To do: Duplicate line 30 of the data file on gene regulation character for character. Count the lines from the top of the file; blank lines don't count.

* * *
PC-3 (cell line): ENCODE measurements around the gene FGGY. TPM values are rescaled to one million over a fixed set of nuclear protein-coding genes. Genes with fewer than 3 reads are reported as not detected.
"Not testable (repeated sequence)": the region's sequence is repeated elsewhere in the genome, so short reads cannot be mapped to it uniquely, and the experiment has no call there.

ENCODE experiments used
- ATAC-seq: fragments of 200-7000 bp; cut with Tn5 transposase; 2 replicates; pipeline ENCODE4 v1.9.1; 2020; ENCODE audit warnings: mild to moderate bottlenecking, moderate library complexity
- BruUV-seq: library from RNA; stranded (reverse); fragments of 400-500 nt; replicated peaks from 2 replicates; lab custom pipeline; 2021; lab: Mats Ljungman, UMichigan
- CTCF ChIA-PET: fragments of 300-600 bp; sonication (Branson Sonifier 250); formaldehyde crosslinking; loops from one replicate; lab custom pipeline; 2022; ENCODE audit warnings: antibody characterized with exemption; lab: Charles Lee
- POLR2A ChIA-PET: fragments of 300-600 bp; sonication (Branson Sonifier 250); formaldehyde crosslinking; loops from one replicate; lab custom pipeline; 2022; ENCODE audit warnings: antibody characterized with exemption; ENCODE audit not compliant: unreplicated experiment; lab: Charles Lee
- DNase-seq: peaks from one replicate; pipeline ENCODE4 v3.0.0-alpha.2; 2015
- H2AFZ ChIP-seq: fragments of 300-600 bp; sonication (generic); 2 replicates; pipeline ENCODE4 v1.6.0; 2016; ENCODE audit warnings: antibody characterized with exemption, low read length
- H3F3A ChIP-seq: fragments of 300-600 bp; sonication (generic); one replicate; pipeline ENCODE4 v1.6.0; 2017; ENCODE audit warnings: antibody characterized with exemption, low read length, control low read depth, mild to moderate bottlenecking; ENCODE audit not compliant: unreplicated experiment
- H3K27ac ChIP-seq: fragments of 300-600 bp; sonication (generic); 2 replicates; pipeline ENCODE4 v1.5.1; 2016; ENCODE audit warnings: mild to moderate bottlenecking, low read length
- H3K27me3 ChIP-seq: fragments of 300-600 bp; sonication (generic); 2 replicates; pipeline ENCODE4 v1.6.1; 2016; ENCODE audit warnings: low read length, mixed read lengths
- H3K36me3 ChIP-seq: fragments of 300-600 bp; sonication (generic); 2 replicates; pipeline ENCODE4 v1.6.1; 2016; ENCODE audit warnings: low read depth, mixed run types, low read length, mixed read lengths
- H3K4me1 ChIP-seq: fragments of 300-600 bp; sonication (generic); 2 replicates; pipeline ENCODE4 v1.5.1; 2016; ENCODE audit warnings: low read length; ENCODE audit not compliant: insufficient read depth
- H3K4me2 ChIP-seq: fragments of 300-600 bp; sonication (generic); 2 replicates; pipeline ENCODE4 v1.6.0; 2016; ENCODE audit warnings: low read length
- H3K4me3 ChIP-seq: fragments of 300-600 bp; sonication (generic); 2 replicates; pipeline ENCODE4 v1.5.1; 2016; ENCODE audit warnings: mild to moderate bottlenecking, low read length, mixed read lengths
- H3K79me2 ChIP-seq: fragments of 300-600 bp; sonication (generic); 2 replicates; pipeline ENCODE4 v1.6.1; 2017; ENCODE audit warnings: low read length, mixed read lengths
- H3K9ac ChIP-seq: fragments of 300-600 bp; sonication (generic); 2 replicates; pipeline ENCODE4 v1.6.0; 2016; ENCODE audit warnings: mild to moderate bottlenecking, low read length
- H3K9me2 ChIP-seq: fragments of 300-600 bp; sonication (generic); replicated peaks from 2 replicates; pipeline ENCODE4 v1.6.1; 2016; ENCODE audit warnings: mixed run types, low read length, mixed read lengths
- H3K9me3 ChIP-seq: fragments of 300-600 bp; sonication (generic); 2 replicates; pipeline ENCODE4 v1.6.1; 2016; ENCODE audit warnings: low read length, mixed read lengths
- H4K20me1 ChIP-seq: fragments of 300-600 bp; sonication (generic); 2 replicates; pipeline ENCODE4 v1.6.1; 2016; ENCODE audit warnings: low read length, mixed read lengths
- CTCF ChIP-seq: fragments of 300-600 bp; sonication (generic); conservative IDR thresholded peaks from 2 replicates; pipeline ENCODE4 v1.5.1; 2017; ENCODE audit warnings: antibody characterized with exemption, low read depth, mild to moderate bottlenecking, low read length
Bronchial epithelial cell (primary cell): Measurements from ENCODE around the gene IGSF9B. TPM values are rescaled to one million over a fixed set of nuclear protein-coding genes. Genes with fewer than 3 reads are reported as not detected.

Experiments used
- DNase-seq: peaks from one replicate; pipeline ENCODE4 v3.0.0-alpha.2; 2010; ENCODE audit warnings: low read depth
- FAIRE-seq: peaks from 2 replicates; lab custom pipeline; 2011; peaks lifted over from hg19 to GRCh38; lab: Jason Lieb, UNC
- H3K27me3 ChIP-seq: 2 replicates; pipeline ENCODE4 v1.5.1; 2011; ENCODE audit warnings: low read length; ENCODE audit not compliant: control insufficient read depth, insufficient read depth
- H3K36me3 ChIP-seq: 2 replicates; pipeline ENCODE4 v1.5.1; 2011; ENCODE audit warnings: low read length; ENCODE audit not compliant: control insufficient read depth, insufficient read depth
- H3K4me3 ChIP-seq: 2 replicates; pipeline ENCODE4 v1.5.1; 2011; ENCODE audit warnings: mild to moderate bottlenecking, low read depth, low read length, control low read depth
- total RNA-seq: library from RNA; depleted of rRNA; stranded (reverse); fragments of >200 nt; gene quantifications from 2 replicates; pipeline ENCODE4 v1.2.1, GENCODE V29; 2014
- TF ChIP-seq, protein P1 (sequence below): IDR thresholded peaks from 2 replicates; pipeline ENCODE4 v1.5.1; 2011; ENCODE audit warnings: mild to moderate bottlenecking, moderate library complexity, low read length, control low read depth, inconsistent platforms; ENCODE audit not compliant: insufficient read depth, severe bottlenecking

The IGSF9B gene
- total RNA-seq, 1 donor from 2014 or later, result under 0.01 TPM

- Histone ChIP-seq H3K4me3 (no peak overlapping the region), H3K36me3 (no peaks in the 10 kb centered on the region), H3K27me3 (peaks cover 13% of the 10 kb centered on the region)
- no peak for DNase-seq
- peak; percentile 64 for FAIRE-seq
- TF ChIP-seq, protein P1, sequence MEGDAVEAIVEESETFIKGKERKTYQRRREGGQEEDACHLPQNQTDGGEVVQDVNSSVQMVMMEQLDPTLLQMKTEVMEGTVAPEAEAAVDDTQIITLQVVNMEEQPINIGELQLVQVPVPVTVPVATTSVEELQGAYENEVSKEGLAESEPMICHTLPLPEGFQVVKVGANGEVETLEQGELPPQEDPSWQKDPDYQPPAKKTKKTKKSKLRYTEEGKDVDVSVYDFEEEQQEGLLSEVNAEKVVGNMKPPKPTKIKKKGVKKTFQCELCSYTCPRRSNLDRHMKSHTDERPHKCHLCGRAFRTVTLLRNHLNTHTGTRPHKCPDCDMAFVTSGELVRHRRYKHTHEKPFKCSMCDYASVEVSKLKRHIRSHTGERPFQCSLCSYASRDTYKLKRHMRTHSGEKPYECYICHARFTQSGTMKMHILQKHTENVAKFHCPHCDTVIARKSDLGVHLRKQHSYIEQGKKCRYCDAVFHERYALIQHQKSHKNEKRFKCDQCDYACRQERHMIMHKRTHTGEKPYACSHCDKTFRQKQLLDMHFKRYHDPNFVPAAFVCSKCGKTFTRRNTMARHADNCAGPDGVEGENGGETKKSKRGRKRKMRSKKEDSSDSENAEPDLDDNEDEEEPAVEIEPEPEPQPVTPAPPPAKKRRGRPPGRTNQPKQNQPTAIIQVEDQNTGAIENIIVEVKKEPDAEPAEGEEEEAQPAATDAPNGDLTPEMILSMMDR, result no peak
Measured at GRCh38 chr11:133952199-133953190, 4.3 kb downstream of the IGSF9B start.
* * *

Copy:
- total RNA-seq: library from RNA; depleted of rRNA; stranded (reverse); fragments of >200 nt; gene quantifications from 2 replicates; pipeline ENCODE4 v1.2.1, GENCODE V29; 2014